CHOLESTEROL: AN ESSENTIAL WAXY LIPID
Despite being vilified by much of the "scientific" community since the 1950s (and the US government since 1980), cholesterol is used by the body for several essential metabolic functions, including…
• building/maintaining cell membranes (i.e. cellular integrity)
• supporting brain/neurological functioning (the brain holds ~25% of the body's cholesterol)
• producing neurotransmitters like serotonin and the sex hormones progesterone, estrogen and testosterone
• acting as a precursor to bile acids (which are required for proper digestion of fatty acids and absorption of fat-soluble vitamins) and
• the production of vitamin D (synthesized from 7-dehydro-cholesterol)
In other words, when you hear the word cholesterol, words like BRAIN/COGNITION, MOOD, HORMONES, DIGESTION and VITAMIN D should come to mind. One of the phrases that shouldn't come to mind is HEART DISEASE.
DIETARY CHOLESTEROL: ONLY RESPONSIBLE FOR 25% OF YOUR CIRCULATING BODILY CHOLESTEROL
Dietary cholesterol is found in high amounts in foods like beef liver, egg yolks, butter and cream, and is present in notable amounts in dark meat poultry, red meat, certain fatty fish (ex. sockeye salmon) and whole milk dairy products. Dietary cholesterol, however, only accounts for around 25% of the circulating cholesterol in the body and blood.
So where does most of the circulating cholesterol come from? While every cell CAN produce cholesterol, it’s the liver that produces the most- around 75% of the circulating cholesterol in your body (usually 1000-1500mg a day).
CHOLESTEROL: GUILTY BY ASSOCIATION
Cholesterol has been vilified because of its presence at the scene of the crime. Oxidized Low Density Lipoprotein Cholesterol (cholesterol with an LDL carrier) is often present in significant amounts in arterial plaque (along with things like white blood cells, fibrin, platelets and calcium). Again, one of cholesterol’s primary roles in the body is supporting cellular and tissue integrity. Stated simply, when LDL builds up on the arterial wall, it’s doing its job- supporting tissue integrity. The arterial walls are being damaged by things like excessive blood sugar, nutrient imbalances, systemic infections and excess free radical production and oxidative stress (which explains why the cholesterol in arterial plaque is often oxidized)...
Cholesterol, carried by LDL, is trying to “patch up” damaged vascular tissue.
Cholesterol is the main culprit in cardiovascular disease like good cops are the main culprit at crime scenes.
STEPS TO IMPROVE YOUR CARDIOVASCULAR HEALTH (AND REDUCE YOUR RISK OF HEART ATTACK, STROKE OR CARDIOVASCULAR DISEASE)
Step 1: Get the Right Testing (and try to find an integrative cardiologist)
Don't waste your time with a standard lipid panel. By itself it's not going to tell you much. Also, it's important to understand that high total cholesterol is not a causative factor in heart disease. Several studies have demonstrated this, including a 2012 study of more than 52,000 adults ages 20-74 that found that women with HIGHER cholesterol levels (>270mg/dl) had a 28% LOWER mortality risk than women with LOW cholesterol (<183mg/dl). Plus, half of all serious heart attacks occur in people with normal cholesterol levels (at least, as defined by the standard lipid panel). [1-4]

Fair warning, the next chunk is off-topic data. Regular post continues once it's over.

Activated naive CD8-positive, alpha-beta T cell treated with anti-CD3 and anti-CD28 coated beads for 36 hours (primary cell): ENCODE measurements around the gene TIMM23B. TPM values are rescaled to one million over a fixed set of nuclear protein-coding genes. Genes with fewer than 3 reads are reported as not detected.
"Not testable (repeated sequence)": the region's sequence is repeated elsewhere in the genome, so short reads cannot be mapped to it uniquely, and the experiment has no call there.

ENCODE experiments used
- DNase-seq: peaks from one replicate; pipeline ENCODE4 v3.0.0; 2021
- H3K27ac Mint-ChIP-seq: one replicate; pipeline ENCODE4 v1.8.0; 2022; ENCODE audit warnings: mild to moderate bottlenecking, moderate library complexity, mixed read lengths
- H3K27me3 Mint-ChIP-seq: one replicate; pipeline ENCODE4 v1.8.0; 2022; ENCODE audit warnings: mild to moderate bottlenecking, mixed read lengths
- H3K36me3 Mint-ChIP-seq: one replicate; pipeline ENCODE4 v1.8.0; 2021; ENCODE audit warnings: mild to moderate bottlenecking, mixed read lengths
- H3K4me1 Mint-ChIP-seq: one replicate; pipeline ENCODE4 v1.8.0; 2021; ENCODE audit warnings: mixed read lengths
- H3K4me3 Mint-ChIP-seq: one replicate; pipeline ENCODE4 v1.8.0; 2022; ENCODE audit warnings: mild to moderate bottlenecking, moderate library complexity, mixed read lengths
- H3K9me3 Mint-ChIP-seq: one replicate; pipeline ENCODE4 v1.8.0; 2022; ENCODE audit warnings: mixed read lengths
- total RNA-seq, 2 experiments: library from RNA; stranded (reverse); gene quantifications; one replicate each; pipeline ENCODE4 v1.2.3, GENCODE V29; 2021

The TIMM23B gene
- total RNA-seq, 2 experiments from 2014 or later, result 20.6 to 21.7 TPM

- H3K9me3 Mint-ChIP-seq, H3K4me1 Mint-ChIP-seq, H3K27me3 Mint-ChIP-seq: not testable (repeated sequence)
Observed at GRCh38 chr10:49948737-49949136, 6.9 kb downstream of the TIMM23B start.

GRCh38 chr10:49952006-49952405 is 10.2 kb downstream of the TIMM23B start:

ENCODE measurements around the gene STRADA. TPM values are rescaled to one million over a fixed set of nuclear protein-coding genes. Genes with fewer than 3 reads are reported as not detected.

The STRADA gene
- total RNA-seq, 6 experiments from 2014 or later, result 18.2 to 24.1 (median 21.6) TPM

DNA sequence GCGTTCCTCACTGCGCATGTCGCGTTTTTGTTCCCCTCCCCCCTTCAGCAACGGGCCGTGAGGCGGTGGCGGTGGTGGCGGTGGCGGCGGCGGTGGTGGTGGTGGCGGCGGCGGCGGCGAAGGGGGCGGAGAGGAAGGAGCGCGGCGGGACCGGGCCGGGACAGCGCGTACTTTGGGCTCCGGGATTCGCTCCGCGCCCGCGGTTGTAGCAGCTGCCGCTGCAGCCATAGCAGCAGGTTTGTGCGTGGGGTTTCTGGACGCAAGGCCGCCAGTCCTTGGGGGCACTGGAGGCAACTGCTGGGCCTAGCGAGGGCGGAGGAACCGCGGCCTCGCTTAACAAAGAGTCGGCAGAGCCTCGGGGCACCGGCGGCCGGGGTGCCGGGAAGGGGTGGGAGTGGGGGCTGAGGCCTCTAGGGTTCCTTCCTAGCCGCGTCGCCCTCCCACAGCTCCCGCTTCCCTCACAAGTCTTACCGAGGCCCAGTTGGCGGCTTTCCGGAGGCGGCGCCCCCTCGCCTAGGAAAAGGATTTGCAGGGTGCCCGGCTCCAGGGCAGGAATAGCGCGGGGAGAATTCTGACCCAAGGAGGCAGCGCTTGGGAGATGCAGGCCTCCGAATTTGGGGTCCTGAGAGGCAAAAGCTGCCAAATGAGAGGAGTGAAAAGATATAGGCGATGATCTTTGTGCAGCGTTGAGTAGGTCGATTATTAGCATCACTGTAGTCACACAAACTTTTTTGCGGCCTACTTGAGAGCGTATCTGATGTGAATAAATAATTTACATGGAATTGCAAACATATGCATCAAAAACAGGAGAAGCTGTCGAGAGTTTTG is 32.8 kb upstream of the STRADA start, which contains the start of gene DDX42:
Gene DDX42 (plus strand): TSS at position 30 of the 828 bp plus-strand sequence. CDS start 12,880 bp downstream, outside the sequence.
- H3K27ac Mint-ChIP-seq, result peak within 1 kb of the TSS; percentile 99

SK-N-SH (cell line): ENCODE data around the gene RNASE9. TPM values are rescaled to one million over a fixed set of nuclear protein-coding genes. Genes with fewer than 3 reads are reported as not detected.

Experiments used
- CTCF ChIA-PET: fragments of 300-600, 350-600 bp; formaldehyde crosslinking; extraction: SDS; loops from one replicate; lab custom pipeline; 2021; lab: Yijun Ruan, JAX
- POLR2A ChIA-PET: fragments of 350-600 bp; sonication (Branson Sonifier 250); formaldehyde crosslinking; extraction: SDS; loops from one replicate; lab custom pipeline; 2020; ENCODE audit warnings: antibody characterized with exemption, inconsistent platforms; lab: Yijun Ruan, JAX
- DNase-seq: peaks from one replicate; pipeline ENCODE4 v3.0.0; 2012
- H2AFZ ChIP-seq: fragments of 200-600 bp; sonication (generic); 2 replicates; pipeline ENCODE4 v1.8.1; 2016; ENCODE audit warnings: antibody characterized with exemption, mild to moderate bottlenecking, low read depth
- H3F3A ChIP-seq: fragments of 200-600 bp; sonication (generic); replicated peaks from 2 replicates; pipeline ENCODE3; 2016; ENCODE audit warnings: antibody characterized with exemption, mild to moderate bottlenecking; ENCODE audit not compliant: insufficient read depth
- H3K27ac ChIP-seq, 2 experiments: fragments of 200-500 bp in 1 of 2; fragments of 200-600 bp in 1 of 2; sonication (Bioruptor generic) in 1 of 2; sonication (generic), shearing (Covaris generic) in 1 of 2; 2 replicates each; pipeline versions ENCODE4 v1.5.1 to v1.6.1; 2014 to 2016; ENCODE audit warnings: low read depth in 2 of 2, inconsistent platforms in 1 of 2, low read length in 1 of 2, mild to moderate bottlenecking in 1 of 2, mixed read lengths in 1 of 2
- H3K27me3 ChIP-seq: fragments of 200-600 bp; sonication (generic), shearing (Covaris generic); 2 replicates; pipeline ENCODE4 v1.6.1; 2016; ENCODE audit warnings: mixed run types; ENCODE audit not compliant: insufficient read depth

A Cardio IQ test (or lipid subfraction test) is much more relevant and can identify markers, like Lp(a), that are much more strongly correlated to CVD than simply high LDL.
Other lab tests to strongly consider include...
* A1c (tests blood sugar levels over 2-3 months; readings of 9-14 indicate elevated risk)
* CRP (tests systemic inflammation; often included in Cardio IQ test; readings >2mg/L indicate elevated risk)
* Blood calcium (which is included in CMP test; >10mg/dL indicate elevated risk)
There are other lab tests that have cardiovascular relevance, including fibrin, vitamin C, CoQ10, magnesium RBC, a complete iron panel and mitochondria markers. It should also be mentioned that an increasing amount of clinical data implicates pathogenic infection as a causative factor in cardiovascular disease (CVD), so a Complete Blood Count (CBC) and/or a GI Map Test (which can show intestinal parasite, bacteria and fungal markers) may also be applicable here.
The big take away with lab testing? High LDL levels by themselves are no cause for alarm. High LDL levels (especially lipoprotein(a) levels >20mg/dL), combined with high A1c, high CRP, high blood calcium and hypertension IS cause for alarm.
As far as other cardiovascular medical tests are concerned, I recognize that angiograms (cardiac, peripheral, CT) can offer extremely helpful digital imaging of the CV system, but I think there are some potentially serious side effects associated with the radioactive contrast agents used (as some clinical data documents).
I also prefer exercise-induced stress tests that monitor blood pressure and use EKG and ultrasound/echo to drug/chemical-induced stress tests and those that use radiocontrast agents (i.e. nuclear stress tests).
Step 2: Get Your Net Carb Intake Dialed In (often means reducing carbs for many people)
Several studies have linked high carbohydrate intake with an increased risk of CVD (and also found healthy dietary fats and saturated fats as not responsible for elevated CVD risk), including...
This 2009 review of data from >2900 participants from Framingham study...
This 2016 review of scientific literature on sat fat, sugar and CVD risk...
This 2017 review showing added sugars drive coronary heart disease...